JA\UND is another company I discovered via Instagram, which offers a variety of items for your home and kitchen. This company works with Arwole, a foundation that provides employment opportunities for people with mental and physical disabilities. I love the look of JA\UND’s wooden salt and pepper mills, made with a CrushGrind® ceramic grinding mill.

Where to buy: Vachement Suisse
Cost: CHF 110-118

8. 26 Choses à Goûter Absolument en Suisse 

I had already chosen Tatiana Tissot‘s new book for this holiday gift list, and I sent her a quick message to let her know. She quickly replied and wrote that she had included my blog in the back of the book under the category, “Pour Aller Plus Loin” (which translates to something like, “To go further”). It was very thoughtful of her and such a lovely surprise to find my name in her book! 26 Choses à Goûter Absolument en Suisse is like a bucket list of foods you must try in Switzerland.The usual suspects are there, like absinthe from the Val-de-Travers and rye bread from the canton of Valais. However, there are some foods that might not immediately come to mind, like white carrots from Aargau or a fish-shaped cake from Toggenburg.


Where to buy: Helvetiq
Cost: CHF 26.00

9. Spätzli/Knöpfli Maker

In Switzerland, especially during the autumn and winter seasons, a popular side dish is spätzli and knöpfli. These delicious dumpling-noodles are popular in Switzerland, Austria and German. The same mixture used to make knöpfli is generally used for making spätzli, except knöpfli are typically a bit smaller and have a rounded shape, while spätzli are longer and thinner. You create these shapes by pressing the dough through a special device with small holes, directly into boiling water. I never made this dish when I lived in the United States, but I make it frequently here in Switzerland. It’s simple, delicious and very kid-friendly!

Where to buy: Galaxus
Cost: CHF 14.90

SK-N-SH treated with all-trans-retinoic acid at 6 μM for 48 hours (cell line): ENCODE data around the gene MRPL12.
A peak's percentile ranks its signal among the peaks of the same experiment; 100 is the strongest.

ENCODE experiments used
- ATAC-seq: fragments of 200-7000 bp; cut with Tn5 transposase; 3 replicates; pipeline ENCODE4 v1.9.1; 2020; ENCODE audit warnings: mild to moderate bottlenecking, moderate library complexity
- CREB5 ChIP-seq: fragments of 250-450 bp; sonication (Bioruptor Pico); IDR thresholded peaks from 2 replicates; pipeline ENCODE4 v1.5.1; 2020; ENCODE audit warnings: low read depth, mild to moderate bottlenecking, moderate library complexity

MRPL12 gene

10. SinStella Flutes 

Like Sknife, I first learned about Vera Pure at Chef Alps 2017. Dominique Crenn — who earned the title of World’s Best Female Chef in 2016 — served the dishes she prepared on stage in Vera Pure’s SinStella glassware. Designer Vera Purtscher, who is based in the Swiss canton of St. Gallen, created these unique blown-glass champagne flutes that fit into a polished glass base. I am currently collaborating with Vera Pure to promote their MoonLashes cutlery, so I am obviously a fan of her work! Her SinStella flutes can also be engraved, to create a very personalized gift for someone special during the holidays.

Where to buy: Vera Pure
Cost: For current prices, please contact Vera Pure at sales@verapu.re.


If you have any other Swiss gift suggestions for people who love to eat and cook, please leave a comment below. Many thanks, and happy holidays!

Please note: These are my personal favorites, and I did not receive any compensation from the individuals or companies listed to share information about these specific products. All photos were obtained from the various websites for these products, except for first one, which is mine.

10 replies »

    • Thanks, Claire! I really enjoy making this list. So many wonderful ideas out there. I hope you are doing well and enjoying the holiday season. All the best.

  1. Bravo pour ce magnifique travail qui met tellement bien en valeur les produits et tradition de notre pays! Je suis très admirative !!! À très bientôt j’espère dans notre jolie rue du Château! Le meilleur à toi et à ceux qui te sont chers 😘

  2. Great post Heddi! It also makes me think that thanks to you, I have learnt a lot about the culinary culture (or cultures!) of my own country. Keep on with your great work! Thank you!

    • Thank you so much! I think mine is technically a Knöpfli maker, and I find it really easy to use. Will have to check out the one from Betty Bossi! 🙂